Thursday, July 2, 2015


In the bookstore in Mineral Point, Wisconsin, I discovered instruction books on the Cornish language. When I asked the proprietor about them, she rose to attention and slammed her hand on the counter. “We’re not English,” she said. “We’re Celtic - just like the Irish, the Scots, the Welsh, and the people in Brittany, France.”

Mineral Point, Wisconsin
Thanks for telling me. That’s something that I hadn’t heard before. I bet you didn’t know that the Cornish inhabited two counties in the south of England and had a distinct culture. Of late, many wealthy people from other parts of England have been buying holiday homes there and generally raising their housing prices. After we came home, I did some research and found this out. I love traveling to places near and far and hearing previously unknown stories such as that. I love hearing the unexpected. It’s great having one’s assumptions overturned. Sometimes, it happens on a trip to a foreign land and sometimes it happens right in our own backyards.

Eva Peron's grave in Buenos Aires, Argentina
  one room schoolhouse in Amish Acres


At the Skokie, Illinois Festival of Cultures


My husband and I have been extremely fortunate in the past few years to have traveled to many countries that I had never even dreamed of seeing. What we’ve seen has often surprised us, but what we’ve heard has often been even more astonishing. Sometimes what people are doing makes no sense to us until we listen to them and hear why. As the Dalai Lama said, "When you talk, you are only repeating what you already know. But if you listen, you may learn something new."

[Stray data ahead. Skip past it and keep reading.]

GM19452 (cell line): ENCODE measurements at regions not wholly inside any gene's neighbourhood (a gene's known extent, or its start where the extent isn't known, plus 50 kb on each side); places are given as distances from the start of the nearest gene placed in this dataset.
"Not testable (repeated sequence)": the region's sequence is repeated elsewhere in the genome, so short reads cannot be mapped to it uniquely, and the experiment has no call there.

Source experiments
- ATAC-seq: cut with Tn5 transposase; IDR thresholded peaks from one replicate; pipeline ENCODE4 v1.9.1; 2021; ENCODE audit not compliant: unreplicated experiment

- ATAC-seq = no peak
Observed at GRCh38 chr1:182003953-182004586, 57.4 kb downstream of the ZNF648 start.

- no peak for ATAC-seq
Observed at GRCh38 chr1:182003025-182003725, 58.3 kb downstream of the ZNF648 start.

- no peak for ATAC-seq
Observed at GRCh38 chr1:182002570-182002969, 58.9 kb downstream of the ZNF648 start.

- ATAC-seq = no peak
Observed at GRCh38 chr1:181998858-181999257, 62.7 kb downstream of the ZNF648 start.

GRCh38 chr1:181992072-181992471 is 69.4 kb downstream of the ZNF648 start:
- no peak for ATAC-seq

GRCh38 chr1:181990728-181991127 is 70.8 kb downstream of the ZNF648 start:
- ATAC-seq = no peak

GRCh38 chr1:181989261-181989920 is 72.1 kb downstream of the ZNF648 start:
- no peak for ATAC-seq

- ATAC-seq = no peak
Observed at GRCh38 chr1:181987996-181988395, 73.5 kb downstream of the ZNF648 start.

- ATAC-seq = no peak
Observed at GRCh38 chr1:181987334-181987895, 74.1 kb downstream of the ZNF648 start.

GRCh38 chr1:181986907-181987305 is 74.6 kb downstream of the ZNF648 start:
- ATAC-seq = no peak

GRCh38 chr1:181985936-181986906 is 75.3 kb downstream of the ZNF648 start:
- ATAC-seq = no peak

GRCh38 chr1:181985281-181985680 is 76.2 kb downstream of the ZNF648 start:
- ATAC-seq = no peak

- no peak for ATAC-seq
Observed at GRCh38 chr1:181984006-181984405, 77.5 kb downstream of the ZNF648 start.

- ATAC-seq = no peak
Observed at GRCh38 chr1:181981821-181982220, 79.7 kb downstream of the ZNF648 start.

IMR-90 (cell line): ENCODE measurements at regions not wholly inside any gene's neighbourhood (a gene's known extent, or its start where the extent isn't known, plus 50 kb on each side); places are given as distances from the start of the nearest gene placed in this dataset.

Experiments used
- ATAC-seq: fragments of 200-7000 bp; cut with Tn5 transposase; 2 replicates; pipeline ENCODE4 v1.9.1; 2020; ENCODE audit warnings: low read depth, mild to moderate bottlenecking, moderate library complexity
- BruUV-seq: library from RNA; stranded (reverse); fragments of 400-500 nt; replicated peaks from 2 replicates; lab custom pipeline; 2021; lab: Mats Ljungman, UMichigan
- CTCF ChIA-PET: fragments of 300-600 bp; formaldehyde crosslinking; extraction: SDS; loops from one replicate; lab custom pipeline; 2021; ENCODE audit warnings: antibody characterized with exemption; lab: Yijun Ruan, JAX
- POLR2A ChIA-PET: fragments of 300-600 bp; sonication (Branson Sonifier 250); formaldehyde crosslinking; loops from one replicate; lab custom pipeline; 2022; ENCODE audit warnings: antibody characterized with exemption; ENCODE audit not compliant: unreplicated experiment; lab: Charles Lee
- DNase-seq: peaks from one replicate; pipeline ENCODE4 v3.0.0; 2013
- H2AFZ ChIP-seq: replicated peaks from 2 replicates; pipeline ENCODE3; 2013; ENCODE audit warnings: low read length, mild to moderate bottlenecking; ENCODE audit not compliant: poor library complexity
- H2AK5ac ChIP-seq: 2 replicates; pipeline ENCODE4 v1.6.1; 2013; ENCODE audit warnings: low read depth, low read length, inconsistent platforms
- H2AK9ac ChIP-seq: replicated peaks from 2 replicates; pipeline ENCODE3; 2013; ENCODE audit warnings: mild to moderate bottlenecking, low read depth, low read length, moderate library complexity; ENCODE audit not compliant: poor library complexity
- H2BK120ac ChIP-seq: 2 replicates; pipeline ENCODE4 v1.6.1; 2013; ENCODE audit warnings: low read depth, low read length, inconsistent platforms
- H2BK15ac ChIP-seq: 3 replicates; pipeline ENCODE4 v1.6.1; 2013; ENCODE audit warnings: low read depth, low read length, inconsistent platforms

For example, once I took a taxi back to the airport and got into a very intelligent, philosophical conversation with the cab driver. Sensing a story behind his occupation, I asked him if he’d always been a cab driver. “No,” he said. “I used to be a social worker with the State of Massachusetts until my nerves gave out.”

Yes, of course. That explains everything. I was a social worker for over 25 years in the Chicago area and understood immediately. Listening was a major part of my job description so I learned to be attuned to what people said and not to my own erroneous expectations of what I thought they would say. I understand that a lot of people are not but it’s important for all of us to try. We live in a big country with myriad regional, cultural, ethnic, and all kinds of other differences. Somehow we have to figure out how to get along with each other. I hope that in the weeks ahead, the blog posts here and the discussions that they generate will help to bridge these differences. I’m looking forward to hearing from all of you.

Happy Traveling!

No comments:

Post a Comment